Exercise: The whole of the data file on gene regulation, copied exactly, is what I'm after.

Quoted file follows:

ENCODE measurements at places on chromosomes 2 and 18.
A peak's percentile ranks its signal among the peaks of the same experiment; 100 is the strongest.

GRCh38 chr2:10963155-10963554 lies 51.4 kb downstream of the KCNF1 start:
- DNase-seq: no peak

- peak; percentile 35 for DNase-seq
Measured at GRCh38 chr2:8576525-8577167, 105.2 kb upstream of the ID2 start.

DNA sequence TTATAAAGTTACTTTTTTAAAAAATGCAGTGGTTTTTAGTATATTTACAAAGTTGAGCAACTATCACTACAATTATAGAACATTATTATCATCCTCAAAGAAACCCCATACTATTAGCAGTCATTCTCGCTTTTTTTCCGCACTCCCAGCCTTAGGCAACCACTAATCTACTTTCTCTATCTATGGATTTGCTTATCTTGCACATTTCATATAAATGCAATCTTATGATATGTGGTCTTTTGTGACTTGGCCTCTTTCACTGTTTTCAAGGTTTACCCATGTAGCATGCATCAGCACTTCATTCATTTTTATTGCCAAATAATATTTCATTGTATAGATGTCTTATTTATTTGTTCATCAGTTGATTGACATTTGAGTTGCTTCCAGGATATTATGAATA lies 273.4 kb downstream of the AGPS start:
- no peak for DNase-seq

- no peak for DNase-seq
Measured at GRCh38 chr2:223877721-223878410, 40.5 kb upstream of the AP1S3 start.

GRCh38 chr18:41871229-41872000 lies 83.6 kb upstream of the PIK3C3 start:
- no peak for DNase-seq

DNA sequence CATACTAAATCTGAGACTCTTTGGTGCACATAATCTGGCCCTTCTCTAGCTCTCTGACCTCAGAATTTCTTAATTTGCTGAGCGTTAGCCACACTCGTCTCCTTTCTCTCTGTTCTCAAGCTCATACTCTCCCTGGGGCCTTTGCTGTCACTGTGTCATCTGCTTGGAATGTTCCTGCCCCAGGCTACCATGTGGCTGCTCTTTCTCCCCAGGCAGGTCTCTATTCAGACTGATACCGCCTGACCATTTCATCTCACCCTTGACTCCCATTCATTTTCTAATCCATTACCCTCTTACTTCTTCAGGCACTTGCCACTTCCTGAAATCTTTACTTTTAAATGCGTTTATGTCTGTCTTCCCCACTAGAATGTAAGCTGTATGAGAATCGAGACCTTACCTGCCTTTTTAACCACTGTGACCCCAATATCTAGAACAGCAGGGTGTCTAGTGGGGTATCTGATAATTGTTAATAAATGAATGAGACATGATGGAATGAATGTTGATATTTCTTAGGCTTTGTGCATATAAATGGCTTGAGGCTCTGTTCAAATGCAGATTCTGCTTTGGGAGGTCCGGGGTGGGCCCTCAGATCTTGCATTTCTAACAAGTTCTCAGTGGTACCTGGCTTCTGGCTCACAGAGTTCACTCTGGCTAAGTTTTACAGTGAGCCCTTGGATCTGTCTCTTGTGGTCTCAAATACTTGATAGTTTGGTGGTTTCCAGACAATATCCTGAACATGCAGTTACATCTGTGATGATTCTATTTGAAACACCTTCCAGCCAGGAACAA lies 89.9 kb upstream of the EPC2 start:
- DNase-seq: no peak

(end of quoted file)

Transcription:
ENCODE measurements at places on chromosomes 2 and 18.
A peak's percentile ranks its signal among the peaks of the same experiment; 100 is the strongest.

GRCh38 chr2:10963155-10963554 lies 51.4 kb downstream of the KCNF1 start:
- DNase-seq: no peak

- peak; percentile 35 for DNase-seq
Measured at GRCh38 chr2:8576525-8577167, 105.2 kb upstream of the ID2 start.

DNA sequence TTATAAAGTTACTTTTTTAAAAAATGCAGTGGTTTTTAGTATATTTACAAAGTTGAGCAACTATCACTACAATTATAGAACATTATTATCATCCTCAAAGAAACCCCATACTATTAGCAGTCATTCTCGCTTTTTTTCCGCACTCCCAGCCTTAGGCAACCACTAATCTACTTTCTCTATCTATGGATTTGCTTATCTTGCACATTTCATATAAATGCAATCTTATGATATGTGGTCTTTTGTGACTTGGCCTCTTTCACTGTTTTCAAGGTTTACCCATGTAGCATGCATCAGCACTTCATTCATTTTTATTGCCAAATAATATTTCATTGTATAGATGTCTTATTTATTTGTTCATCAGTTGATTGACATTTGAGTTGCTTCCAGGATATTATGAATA lies 273.4 kb downstream of the AGPS start:
- no peak for DNase-seq

- no peak for DNase-seq
Measured at GRCh38 chr2:223877721-223878410, 40.5 kb upstream of the AP1S3 start.

GRCh38 chr18:41871229-41872000 lies 83.6 kb upstream of the PIK3C3 start:
- no peak for DNase-seq

DNA sequence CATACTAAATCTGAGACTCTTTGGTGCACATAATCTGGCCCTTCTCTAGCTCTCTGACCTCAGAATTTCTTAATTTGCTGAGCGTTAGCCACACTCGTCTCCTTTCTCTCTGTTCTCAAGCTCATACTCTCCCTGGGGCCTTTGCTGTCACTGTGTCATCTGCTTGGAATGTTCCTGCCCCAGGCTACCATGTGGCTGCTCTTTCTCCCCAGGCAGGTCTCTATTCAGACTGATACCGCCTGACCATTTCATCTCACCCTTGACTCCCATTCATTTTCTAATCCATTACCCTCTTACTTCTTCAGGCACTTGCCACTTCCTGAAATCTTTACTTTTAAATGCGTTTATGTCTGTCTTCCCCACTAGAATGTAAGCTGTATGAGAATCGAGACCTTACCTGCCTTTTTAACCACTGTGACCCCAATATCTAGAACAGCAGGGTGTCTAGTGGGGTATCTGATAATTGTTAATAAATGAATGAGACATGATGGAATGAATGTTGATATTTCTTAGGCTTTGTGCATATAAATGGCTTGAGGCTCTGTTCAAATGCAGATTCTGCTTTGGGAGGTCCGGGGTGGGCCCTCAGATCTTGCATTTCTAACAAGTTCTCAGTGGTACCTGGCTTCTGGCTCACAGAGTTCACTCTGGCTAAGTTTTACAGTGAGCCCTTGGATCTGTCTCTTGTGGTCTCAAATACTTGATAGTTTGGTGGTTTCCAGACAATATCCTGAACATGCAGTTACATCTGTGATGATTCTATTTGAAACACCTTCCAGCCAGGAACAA lies 89.9 kb upstream of the EPC2 start:
- DNase-seq: no peak